There are three main observations that can be made from Figure 8. First, for all but one of the eight social movements listed, the disposition to join a rally or protest in support of the specified movement is related to a higher intention to vote. For example, of those students who say they would join a protest to support more freedoms for asylum seekers or migrants, 62.9% say they would vote, while only 44.8% of those who would not join a protest would vote. This pattern is the same for seven of the eight movements, the exception being for those who would join a rally or protest for the anti-abortion movement. Here the figures are reversed (46.5% compared to 50.5%), but the difference is very small.
A second observation is that the proportion that would join a movement and also would vote varies considerably between movements. For example, for those who would join a rally in support of asylum seekers and migrants, 62.9% say they would vote. This compares to 46.9% of those who would join a rally in support of an anti-abortion campaign.
The third observation concerns the unique pattern for those who join a rally to support an anti-abortion campaign. Here one can only speculate, but one reason might relate to the underlying motives for supporting a social movement. It could be that the first seven movements are motivated by civic motives while the eighth is motivated by moral or religious motives. A more detailed analysis will be need to be done to fully explain this unique pattern.
The questionnaire contained three additional activities that may be related to political engagement, namely whether the student had been involved with Rotary or other similar civic organizations, whether the student had participated in the Clean-Up Australia campaign, and finally whether or not the student had ever done volunteer work for charity.
There is considerable evidence to suggest that participation in specific civic activities such as these three is strongly related to active citizenship behaviour because of two reasons. The first is that by participating, the students become exposed to the underlying ideologies, values and norms of the sponsoring groups, and second, that by participating the students have a chance to see themselves as actors "for a cause" which is community/collective oriented rather than individual oriented. Both of these are considered to create a stronger civic identity (Youniss et al., 2002).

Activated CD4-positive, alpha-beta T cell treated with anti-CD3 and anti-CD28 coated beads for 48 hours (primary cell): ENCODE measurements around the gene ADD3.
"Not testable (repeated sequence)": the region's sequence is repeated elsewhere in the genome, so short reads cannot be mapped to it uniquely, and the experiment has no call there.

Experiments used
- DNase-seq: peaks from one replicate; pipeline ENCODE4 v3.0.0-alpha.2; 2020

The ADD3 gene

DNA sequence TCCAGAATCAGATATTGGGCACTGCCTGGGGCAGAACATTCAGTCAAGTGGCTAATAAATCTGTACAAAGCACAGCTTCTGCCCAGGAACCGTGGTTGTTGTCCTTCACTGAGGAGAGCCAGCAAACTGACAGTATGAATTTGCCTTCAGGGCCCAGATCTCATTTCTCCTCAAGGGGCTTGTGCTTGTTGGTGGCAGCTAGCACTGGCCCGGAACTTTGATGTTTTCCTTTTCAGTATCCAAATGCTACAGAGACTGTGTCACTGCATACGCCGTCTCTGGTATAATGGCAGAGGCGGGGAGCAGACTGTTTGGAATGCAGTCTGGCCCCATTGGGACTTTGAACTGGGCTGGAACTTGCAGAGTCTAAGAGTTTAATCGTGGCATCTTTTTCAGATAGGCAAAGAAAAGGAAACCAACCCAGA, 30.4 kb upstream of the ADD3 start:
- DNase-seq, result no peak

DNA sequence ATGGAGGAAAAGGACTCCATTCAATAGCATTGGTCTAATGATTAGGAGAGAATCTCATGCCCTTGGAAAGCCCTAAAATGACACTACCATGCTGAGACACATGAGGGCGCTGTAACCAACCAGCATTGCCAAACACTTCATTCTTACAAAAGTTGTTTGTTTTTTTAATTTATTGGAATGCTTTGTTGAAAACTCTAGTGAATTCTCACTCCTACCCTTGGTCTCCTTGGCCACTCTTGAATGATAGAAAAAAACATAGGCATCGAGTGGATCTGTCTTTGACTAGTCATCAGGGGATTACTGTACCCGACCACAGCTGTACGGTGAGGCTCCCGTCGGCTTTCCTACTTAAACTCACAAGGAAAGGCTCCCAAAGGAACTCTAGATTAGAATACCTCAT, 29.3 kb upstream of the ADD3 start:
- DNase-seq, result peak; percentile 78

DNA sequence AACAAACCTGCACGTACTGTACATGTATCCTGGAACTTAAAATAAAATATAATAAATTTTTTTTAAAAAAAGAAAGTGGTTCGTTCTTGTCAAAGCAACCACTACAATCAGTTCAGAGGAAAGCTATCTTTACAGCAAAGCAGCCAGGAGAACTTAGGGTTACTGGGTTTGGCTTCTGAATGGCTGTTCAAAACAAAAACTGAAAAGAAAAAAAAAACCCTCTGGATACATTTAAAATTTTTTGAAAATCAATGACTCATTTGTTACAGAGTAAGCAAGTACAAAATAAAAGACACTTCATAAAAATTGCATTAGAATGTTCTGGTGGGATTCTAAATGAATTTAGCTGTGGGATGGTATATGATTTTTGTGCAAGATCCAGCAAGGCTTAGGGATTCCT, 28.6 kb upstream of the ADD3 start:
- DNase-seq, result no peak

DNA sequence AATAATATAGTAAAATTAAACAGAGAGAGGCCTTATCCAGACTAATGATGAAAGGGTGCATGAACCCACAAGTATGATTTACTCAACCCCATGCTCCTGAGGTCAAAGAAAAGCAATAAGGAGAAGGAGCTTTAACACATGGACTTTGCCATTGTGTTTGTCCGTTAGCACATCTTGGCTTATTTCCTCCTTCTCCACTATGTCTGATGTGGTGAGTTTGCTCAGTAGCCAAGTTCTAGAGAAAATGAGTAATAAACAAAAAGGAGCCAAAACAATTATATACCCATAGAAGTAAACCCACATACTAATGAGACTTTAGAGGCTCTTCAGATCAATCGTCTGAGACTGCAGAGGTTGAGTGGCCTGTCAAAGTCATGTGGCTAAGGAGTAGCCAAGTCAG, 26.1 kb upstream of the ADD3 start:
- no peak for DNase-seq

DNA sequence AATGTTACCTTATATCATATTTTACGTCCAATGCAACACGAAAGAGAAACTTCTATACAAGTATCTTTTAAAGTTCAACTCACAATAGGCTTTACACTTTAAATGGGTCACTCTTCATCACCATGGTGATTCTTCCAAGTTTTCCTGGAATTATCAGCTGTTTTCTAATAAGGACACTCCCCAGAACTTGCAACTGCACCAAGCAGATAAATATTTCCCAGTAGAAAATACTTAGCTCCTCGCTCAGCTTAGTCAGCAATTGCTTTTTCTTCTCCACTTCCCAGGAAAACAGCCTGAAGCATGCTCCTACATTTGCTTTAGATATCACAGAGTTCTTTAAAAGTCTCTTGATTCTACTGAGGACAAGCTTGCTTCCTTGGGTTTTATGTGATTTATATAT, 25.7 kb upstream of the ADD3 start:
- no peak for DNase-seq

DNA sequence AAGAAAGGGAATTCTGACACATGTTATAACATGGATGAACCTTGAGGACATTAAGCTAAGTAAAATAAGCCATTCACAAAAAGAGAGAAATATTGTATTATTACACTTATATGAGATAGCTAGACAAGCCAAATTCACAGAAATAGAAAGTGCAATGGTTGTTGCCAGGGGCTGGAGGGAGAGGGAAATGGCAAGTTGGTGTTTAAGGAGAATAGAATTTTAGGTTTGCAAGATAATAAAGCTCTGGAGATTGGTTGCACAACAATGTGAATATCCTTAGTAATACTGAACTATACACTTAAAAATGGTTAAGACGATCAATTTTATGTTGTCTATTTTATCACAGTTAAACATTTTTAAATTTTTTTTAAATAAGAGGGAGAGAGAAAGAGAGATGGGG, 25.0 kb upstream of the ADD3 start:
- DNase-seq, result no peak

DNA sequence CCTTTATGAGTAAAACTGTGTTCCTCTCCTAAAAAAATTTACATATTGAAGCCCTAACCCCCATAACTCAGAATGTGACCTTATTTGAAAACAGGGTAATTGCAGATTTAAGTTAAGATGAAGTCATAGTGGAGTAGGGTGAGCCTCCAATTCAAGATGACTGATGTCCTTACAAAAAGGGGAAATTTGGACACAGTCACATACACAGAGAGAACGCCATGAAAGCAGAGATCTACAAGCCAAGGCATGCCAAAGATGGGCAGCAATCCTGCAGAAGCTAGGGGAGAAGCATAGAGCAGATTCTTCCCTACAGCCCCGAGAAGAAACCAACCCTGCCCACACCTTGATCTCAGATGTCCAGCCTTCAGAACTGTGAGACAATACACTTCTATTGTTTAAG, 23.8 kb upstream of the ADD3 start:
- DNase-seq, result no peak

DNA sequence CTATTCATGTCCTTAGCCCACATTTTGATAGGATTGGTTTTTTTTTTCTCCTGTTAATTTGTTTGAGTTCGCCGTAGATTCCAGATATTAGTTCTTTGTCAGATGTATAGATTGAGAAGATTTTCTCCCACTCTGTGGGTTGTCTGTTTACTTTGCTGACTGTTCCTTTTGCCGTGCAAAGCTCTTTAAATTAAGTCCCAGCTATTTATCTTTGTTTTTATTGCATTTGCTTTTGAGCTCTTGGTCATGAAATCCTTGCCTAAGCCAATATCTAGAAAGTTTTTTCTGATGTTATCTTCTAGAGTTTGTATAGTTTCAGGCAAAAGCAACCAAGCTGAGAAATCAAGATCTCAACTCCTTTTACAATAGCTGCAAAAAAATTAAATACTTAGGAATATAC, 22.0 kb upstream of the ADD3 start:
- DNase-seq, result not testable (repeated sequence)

So what about Australian students? Are those who have participated in the three civic activities more inclined to vote than those who have not? The results for answering this question are found in Figure 9.
The pattern for these three activities is consistent with others we have reported: for each activity, the student who has done them also is more likely to say he or she will vote in Federal elections. For example, 61.9% of the students who have participated in Rotary also say they will vote, compared to 47.4% for those who have not.
The relationship is much the same for those who have or have not participated in the Clean Up Australia campaign or who have worked for charity.
Previous research has found that participation in student government is positively related to later adult political behaviour. Verba and his colleagues (1995) argue, with de Tocqueville, that institutions in which individuals have an opportunity to practice democratic governance are "schools of democracy". In their study of over 2000 American adults, having participated in student government while in high school was the most important school variable in predicting adult political activity. (Cited in Verba, et al. 1995, p. 425.)
The YES study has collected similar data both in the group interviews in 16 electoral divisions, as well as the national survey. In the survey questionnaire, students were asked whether they had ever run for a school position, for example in the student association, school council, school parliament, or as a school prefect. They were also asked whether they had voted in elections for any of these positions. In the qualitative study we have collected similar information through group interviews, strategic interviews, observation and documentary analysis.
Figure 10 shows the difference between students in the questionnaire study who have and who have not voted in school elections, or who have or have not stood for office in school elections, and whether they would vote when 18 even if voting were not compulsory.
Clearly the difference between students who have and who have not participated in school elections is significant for both those who have stood for elections, and for those who have voted. Of those who have voted in school elections, 53.2% say they would vote in a Federal Election when 18. Of the students who have not voted in school elections, only 34.7% say they would vote in a Federal election when 18.
The figures for those who have actually stood for election are a little higher, but similar. Of those who have run for school elections, 58% say they would vote, compared to 41.2% of those who have not run for elections.
These figures make it very clear that participating in school elections, either as a candidate, or as a voter, is positively related to the intention to vote when age 18. Verba and his colleagues seem to have been correct when they argued that school elections provide "hands on" experience for general political participation in adult life. The data in Figure 10 suggest that the same applies for voting.